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All of the Ways the Olympics Are (and Aren’t) Immersive
The International Olympic Committee (IOC) and its major rights holders like NBC and Discovery—having paid billions for the privilege—will be hoping to immerse viewers in wall-to-wall Olympic action these next two weeks. The broadcast coverage of the competition is critical to these organizations and more so this year without the color of fans cheering at the venues.
Olympic Broadcasting Services (OBS) has prepared, though, arming itself with a range of innovations to enhance coverage intended to engage viewers. On the face of it, this could be the most immersive Games yet.
“Immersive tech offers an incredible opportunity, enabling fans to feel like they’re at the Olympics, even when they’re watching the Games from home,” says Matt Millington, OBS Director of Digital Content Production. “Beyond providing viewers with the feeling of ‘being there,’ we are trying to create content that resonates.”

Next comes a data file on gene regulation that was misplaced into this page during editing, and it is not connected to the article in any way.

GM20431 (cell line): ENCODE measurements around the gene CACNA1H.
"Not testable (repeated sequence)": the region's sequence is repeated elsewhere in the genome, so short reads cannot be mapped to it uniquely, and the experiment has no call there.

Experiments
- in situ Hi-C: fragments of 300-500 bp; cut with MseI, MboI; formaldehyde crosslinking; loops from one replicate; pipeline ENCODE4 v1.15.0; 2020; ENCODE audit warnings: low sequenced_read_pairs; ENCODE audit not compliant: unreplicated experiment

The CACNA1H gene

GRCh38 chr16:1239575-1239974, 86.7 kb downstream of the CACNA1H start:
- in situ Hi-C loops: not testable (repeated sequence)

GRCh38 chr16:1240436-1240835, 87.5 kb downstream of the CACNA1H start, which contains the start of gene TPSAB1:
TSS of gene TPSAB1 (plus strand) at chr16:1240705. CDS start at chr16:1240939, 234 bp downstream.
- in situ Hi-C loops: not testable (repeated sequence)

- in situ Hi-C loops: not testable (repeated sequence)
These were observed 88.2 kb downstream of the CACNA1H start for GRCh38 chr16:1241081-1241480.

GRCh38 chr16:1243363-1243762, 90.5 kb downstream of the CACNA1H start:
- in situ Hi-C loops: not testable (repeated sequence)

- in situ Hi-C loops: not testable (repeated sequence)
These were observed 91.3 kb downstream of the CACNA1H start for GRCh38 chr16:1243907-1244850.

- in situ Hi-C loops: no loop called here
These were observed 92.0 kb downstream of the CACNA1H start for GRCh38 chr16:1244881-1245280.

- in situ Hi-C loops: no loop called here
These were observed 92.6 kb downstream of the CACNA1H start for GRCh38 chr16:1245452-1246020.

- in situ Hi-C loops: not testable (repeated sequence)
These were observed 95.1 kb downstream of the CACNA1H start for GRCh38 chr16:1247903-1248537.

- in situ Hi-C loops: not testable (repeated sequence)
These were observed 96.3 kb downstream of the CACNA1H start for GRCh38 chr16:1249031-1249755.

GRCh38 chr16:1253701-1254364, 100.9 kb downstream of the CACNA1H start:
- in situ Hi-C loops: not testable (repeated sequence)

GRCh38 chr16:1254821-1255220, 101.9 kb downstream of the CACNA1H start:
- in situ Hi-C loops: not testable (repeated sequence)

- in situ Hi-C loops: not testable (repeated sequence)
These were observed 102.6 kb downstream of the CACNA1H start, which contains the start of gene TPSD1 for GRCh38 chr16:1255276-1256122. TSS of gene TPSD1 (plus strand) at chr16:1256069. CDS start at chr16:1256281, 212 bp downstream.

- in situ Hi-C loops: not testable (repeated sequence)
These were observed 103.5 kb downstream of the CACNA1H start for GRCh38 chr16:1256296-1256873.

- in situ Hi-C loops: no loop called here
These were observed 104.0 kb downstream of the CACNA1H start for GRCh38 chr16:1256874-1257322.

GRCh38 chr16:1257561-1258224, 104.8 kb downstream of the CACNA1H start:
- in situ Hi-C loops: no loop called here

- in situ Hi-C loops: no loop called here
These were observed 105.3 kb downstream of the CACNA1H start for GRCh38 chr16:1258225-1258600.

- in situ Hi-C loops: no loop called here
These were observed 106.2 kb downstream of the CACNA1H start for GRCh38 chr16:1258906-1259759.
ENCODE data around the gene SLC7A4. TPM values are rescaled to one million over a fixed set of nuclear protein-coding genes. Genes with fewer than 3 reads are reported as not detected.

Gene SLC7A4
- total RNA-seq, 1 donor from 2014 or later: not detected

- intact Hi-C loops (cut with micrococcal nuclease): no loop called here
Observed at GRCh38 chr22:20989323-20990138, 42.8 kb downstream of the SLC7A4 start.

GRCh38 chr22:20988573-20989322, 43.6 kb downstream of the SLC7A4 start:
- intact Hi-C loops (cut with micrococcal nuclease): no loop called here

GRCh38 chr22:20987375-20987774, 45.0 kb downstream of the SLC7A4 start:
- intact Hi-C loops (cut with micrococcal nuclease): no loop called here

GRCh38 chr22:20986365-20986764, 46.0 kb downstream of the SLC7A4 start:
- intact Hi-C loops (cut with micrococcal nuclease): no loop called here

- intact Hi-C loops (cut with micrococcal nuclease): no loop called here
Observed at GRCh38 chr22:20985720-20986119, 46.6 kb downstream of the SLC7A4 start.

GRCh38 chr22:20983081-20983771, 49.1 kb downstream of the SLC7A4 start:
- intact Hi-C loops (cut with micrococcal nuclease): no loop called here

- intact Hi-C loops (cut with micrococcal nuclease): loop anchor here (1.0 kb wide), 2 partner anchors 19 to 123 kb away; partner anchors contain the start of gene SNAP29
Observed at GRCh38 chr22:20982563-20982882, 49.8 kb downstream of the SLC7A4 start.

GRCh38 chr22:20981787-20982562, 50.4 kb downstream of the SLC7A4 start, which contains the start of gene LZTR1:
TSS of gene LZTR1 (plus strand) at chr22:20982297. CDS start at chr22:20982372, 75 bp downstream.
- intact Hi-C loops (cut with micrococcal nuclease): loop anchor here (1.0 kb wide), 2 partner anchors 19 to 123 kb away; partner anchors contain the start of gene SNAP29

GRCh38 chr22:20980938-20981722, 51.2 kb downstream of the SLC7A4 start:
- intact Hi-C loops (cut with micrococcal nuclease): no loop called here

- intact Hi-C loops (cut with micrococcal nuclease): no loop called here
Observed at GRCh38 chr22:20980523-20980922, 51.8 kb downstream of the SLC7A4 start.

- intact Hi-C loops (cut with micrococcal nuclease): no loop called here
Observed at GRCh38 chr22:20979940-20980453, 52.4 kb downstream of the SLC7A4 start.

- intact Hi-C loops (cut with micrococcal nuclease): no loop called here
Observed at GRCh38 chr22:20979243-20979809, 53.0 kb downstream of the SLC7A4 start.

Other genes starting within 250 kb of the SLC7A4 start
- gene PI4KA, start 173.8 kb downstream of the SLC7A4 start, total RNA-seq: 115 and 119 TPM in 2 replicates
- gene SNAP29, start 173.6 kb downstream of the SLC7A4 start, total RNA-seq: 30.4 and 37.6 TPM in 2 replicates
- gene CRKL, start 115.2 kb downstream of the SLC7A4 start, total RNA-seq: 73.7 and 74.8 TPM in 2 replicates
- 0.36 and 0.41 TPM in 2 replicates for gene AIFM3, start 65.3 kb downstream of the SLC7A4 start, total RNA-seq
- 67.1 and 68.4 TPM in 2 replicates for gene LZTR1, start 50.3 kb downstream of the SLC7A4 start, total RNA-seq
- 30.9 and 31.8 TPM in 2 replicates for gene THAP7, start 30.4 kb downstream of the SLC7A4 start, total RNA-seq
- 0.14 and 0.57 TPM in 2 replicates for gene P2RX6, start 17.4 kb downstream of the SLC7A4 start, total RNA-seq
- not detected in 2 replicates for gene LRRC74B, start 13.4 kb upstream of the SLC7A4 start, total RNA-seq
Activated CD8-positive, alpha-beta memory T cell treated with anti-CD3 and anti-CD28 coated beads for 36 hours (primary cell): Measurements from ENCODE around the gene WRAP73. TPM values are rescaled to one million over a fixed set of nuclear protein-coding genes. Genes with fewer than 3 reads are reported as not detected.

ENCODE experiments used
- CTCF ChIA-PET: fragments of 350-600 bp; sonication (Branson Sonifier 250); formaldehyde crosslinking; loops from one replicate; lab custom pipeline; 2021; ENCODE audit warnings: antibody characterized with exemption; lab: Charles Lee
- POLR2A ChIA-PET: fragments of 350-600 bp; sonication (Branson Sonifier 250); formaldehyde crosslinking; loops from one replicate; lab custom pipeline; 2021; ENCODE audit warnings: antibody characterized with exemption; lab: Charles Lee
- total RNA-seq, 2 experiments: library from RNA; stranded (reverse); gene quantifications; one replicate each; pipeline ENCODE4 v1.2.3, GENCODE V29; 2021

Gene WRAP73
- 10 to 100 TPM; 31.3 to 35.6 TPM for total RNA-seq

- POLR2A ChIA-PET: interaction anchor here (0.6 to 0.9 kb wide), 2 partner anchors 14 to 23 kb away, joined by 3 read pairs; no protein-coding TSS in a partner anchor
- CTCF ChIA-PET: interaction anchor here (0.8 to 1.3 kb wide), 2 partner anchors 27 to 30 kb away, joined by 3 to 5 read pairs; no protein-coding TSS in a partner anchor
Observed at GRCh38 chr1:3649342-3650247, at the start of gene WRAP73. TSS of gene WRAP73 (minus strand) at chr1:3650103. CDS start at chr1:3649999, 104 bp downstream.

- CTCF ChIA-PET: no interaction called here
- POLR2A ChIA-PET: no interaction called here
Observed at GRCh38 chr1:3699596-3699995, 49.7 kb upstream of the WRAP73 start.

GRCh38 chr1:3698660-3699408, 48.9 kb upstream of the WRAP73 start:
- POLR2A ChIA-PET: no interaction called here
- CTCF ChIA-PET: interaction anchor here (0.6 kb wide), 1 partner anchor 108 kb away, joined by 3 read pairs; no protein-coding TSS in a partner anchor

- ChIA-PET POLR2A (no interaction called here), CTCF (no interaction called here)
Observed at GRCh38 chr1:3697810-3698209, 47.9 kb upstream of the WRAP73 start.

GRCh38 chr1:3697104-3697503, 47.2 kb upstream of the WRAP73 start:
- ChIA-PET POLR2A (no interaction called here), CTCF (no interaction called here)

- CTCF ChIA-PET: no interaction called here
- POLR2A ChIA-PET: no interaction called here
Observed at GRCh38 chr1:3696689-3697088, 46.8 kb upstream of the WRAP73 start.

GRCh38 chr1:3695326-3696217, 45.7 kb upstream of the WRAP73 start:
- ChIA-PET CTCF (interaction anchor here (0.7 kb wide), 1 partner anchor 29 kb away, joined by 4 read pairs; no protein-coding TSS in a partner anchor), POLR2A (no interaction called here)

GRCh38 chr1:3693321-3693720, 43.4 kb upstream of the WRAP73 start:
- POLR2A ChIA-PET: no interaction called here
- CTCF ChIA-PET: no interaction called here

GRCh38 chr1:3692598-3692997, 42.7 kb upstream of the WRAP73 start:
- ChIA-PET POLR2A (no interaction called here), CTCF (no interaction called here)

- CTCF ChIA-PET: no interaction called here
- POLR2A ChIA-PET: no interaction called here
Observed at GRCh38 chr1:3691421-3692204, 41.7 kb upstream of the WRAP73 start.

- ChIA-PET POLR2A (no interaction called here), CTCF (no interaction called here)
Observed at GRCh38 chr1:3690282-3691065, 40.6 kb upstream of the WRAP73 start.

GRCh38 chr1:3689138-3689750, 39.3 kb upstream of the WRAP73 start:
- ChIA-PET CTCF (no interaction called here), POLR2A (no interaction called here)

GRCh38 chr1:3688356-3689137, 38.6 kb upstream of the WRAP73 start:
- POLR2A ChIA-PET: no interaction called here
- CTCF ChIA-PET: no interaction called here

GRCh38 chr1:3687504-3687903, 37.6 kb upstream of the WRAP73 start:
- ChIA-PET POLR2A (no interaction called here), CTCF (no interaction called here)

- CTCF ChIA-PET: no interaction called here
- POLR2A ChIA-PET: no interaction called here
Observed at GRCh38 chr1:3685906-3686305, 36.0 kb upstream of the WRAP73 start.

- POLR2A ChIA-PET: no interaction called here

Is Gamification of the Olympics Broadcast the Right Play?
Core to the IOC’s agenda over the next five years is to “grow digital engagement with people,” and since 70% of all IOC revenue is derived from broadcast rights sales, the ability of broadcast partners to reach younger audiences is vital for the event’s continued relevance.
The result is a battery of digital, gamified products from Tokyo. Just like host broadcaster Olympic Broadcasting Services is experimenting with AI and 5G at this Olympics, the IOC has developed a range of data- and graphics-driven experiments and experiences to see which ones will resonate with the elusive millennial and Gen Z audiences.
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Tune in for interactive product demonstrations, unique networking opportunities and curated education. Gain fresh perspective with these high quality events that put you in the center of their design.